Star Trek 590: Fair Haven

590. Fair Haven

FORMULA: Alter Ego + Up the Long Ladder

WHY WE LIKE IT: Mulgrew's acting.

WHY WE DON'T: The naughty thoughts it puts in our heads.

REVIEW: Introducing Fair Haven, Tom Paris' new holodeck hangout, a quaint village filled with Irish clichés. He's created it just in time, apparently, as the ship needs to batten down the hatches and "drop anchor" as a powerful space storm overtakes them for a few days. It's a good excuse for everyone to spend a few days on the holodeck, and the episode is generally handled with a light touch (Tuvok's motion sickness, Seven getting hit on by Seamus).

At the centre of the story is Janeway, newly minted Irish history aficionado (is it so silly to have her take an interest in Tom's program without retconning her a new hobby?), who gets romantically involved with one of the holograms. Despite the fact that he's not a real person, their initial courtship is quite light and lively - Janeway as I like her. But being the control freak she is, she goes and modifies Michael Sullivan to her specifications, getting rid of a pesky wife and boosting the man's education. As she gets deeper and deeper, she makes more changes, engineers situations... it's the perfect relationship. But as she confesses to the Doctor (brilliantly costumed as a Catholic priest), the power she wields only reminds her he's not real.

It's well done commentary on how people try to change their partners (and what if they instantly could?), and a good episode for Janeway. Her embarrassment is palpable, and not just when Chakotay teases her about it (is he showing signs of jealousy?). And indeed, once she breaks it off, Sullivan's program goes all screwy, Eve destroying Eden if you will, and there's no way the crew doesn't know about her holo-tryst. I do commend the writers for not indulging in a little deus ex machina at the end, even if it was available to them. Though Fair Haven is largely destroyed, Michael Sullivan is not, so it's with a conscious decision that she would delete him. And then she doesn't, though she takes away her power to change him again. Well done, and beautifully carried off throughout by Mulgrew.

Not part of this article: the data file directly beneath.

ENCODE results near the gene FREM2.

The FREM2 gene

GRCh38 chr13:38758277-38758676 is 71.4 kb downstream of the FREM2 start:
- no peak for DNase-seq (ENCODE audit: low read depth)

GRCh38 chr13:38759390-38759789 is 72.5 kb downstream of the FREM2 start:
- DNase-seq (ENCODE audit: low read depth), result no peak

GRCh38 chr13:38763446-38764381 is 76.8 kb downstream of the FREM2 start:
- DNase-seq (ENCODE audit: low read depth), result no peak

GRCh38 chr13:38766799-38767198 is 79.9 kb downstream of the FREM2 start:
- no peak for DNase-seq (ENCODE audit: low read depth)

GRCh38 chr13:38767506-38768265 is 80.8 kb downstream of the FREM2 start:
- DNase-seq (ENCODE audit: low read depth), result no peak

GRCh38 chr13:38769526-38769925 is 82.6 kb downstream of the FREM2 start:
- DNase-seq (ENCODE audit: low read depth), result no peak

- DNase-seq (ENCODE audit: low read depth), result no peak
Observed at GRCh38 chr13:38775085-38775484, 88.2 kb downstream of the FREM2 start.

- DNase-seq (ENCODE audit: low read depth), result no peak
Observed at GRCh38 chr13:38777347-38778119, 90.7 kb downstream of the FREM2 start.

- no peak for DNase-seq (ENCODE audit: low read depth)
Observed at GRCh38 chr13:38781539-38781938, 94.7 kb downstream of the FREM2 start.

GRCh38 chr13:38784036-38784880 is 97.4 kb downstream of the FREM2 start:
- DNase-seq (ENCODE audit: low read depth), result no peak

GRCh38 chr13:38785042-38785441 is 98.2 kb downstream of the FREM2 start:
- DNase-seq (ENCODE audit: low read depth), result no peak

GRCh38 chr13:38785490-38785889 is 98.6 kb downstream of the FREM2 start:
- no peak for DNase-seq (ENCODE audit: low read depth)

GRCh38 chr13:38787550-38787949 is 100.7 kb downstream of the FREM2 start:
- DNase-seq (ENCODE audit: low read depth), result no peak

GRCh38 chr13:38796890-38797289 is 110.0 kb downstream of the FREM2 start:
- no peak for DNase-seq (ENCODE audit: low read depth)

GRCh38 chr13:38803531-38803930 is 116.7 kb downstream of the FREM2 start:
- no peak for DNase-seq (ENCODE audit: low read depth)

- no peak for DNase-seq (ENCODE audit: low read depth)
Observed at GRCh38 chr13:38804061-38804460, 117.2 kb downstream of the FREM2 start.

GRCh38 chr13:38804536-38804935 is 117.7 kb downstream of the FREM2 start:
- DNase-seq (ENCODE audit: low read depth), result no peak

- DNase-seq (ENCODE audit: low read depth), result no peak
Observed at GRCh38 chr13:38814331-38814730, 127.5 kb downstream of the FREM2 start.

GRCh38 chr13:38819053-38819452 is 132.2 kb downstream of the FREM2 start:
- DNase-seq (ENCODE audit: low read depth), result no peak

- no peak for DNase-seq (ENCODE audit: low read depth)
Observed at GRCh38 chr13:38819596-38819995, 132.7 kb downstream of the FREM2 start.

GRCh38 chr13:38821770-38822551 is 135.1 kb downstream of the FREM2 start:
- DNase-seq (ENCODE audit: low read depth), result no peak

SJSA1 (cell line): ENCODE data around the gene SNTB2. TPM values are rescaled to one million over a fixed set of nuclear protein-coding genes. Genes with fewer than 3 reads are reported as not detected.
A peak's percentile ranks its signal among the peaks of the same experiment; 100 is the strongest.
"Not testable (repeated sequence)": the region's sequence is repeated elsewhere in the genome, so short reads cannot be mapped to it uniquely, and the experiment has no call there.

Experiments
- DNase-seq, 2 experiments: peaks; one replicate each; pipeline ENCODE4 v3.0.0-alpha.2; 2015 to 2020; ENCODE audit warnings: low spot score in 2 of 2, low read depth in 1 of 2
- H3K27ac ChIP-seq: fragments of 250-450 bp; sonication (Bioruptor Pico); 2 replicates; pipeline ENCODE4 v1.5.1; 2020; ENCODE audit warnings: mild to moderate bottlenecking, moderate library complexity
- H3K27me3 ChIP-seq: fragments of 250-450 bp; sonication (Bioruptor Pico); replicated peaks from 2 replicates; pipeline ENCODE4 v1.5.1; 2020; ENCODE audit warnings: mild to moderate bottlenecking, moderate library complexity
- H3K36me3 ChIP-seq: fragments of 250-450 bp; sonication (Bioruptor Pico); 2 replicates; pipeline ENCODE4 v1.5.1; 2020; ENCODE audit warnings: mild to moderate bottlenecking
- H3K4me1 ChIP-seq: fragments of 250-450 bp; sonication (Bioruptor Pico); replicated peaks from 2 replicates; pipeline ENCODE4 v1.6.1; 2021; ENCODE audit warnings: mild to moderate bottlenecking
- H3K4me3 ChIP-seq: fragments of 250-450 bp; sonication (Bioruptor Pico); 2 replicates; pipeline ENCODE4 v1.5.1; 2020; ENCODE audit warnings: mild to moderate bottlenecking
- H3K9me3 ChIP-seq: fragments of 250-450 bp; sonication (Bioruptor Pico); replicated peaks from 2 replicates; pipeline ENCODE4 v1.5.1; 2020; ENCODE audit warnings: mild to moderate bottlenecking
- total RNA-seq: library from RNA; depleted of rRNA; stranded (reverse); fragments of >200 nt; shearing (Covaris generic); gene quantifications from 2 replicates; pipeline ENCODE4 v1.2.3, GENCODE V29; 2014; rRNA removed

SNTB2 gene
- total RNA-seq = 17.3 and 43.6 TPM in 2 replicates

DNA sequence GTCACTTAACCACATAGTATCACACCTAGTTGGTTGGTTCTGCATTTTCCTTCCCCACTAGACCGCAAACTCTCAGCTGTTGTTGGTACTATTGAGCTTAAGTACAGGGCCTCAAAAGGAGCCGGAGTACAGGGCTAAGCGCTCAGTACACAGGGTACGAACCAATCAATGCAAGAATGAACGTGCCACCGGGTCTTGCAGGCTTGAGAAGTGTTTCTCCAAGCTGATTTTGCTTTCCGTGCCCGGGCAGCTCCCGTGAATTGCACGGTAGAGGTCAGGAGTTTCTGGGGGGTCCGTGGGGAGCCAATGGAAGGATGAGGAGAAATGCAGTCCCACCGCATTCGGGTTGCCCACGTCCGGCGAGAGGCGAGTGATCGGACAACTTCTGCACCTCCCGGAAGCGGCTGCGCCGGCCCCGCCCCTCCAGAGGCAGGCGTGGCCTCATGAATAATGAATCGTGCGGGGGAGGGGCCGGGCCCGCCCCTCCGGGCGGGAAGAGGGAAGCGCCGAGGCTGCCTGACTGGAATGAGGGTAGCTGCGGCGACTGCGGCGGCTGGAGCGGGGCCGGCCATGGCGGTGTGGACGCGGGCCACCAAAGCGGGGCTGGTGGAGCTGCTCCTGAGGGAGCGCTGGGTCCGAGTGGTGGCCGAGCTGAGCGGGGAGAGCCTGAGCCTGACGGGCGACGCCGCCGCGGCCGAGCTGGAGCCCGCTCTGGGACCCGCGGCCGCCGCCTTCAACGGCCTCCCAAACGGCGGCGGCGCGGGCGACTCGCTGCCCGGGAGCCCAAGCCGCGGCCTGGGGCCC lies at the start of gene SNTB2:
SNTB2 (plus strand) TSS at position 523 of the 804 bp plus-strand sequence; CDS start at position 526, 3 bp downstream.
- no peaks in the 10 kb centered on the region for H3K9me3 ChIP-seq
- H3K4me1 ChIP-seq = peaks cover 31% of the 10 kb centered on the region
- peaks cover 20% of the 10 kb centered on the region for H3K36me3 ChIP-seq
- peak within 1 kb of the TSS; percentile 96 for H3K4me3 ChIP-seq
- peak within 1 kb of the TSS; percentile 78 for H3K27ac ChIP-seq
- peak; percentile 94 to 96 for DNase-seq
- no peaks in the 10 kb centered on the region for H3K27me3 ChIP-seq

However. If you look under the surface, not very deeply at all, you'll find that this is a story about the captain's glorified dildo. There. I said it. The implication is that they DID have intimate relations, and while that's all well and good when we're talking about a sentient hologram like the Doctor, I don't think Sullivan is there yet. In fact, he's her artificial love slave. This is realistic, mind you. People in the Trek world would struggle with this sort of thing all the time (what do you think Quark's caters to?), but it's still a romance episode about a blow-up doll. The Doctor's advice almost sounds like he's telling her she needs sexual relief. When you think about it, it's rather icky, which is what makes me think the writers really DIDN'T think about it. Just like there's little thought given to the implications of the EMH posing as a priest. It suits him, but some might deem it in bad taste unless he really has the faith.

LESSON: Starfleet captains love their toys.

REWATCHABILITY - Medium: I'm really of two minds on this one. I enjoyed the romance and its SF implications, but at the same time, the subject matter is thoughtlessly in bad taste.

5 comments:

Unknown said...

Hi.
Long time reader, First time commenter.

I have to say that I've been waiting to write a review on this episode for a long time, And it certainly delivered.

Fredericksburg Texas Informant said...

I remember seeing this episode and feeling like I needed a shower and a cigarette when I was done. I think you explained why I felt that way. Really creepy episode!

Siskoid said...

Unwittingly creepy, yes!

LiamKav said...

Of course, maybe having sex with a hologram will not be considered a big thing in the future. Just as how masturbation has gone from an evil sin (and definitely never done by women lest they burn in hell) to something generally considered as pleasant fun to be had by all, the 24th century person might treat having sex on the holodeck as no worse than locking yourself in the toilet with a copy of Andorian Babes Monthly.

I mean, I'm sure there's more than one instance in TNG where it was implied that Riker was going off to the holodeck to, ahem, relieve himself.

Siskoid said...

My evidence here is the way Quark's special holosuite programs are perceived as perverse.

 

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